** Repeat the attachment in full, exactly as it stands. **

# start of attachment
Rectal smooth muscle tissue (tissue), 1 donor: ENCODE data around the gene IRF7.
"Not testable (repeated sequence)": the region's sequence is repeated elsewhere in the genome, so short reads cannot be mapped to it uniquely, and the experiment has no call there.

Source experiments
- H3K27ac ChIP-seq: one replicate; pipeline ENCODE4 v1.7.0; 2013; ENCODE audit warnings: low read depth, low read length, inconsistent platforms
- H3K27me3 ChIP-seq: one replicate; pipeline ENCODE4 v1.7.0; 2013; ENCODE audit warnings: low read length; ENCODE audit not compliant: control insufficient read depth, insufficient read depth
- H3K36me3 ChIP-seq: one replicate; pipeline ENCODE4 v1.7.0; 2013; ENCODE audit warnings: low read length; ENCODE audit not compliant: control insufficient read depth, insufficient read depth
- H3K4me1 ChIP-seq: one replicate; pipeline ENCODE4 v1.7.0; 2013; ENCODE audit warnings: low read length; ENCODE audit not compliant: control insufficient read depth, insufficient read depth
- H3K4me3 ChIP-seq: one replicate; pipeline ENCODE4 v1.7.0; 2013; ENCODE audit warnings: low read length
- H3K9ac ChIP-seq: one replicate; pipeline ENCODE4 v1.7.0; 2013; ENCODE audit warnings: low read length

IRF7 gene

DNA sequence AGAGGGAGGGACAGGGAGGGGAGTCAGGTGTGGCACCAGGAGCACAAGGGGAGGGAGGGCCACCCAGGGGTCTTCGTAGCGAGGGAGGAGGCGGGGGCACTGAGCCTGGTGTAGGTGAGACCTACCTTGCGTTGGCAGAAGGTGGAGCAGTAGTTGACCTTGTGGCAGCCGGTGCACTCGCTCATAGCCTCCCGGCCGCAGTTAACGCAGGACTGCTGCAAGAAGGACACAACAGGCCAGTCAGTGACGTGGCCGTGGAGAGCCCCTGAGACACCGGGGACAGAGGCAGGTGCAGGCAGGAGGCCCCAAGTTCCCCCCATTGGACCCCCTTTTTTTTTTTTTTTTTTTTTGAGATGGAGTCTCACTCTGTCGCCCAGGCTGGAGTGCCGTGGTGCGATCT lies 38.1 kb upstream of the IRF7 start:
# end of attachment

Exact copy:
Rectal smooth muscle tissue (tissue), 1 donor: ENCODE data around the gene IRF7.
"Not testable (repeated sequence)": the region's sequence is repeated elsewhere in the genome, so short reads cannot be mapped to it uniquely, and the experiment has no call there.

Source experiments
- H3K27ac ChIP-seq: one replicate; pipeline ENCODE4 v1.7.0; 2013; ENCODE audit warnings: low read depth, low read length, inconsistent platforms
- H3K27me3 ChIP-seq: one replicate; pipeline ENCODE4 v1.7.0; 2013; ENCODE audit warnings: low read length; ENCODE audit not compliant: control insufficient read depth, insufficient read depth
- H3K36me3 ChIP-seq: one replicate; pipeline ENCODE4 v1.7.0; 2013; ENCODE audit warnings: low read length; ENCODE audit not compliant: control insufficient read depth, insufficient read depth
- H3K4me1 ChIP-seq: one replicate; pipeline ENCODE4 v1.7.0; 2013; ENCODE audit warnings: low read length; ENCODE audit not compliant: control insufficient read depth, insufficient read depth
- H3K4me3 ChIP-seq: one replicate; pipeline ENCODE4 v1.7.0; 2013; ENCODE audit warnings: low read length
- H3K9ac ChIP-seq: one replicate; pipeline ENCODE4 v1.7.0; 2013; ENCODE audit warnings: low read length

IRF7 gene

DNA sequence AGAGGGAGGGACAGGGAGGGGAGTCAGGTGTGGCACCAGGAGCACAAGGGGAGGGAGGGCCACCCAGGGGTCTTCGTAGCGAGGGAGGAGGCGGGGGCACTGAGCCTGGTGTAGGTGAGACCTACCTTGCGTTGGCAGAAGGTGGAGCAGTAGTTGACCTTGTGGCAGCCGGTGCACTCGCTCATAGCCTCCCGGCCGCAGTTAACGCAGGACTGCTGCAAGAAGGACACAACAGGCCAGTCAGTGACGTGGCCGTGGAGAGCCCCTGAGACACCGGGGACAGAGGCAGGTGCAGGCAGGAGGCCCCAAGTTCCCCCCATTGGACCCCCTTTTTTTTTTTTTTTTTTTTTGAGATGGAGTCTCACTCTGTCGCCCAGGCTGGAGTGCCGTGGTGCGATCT lies 38.1 kb upstream of the IRF7 start: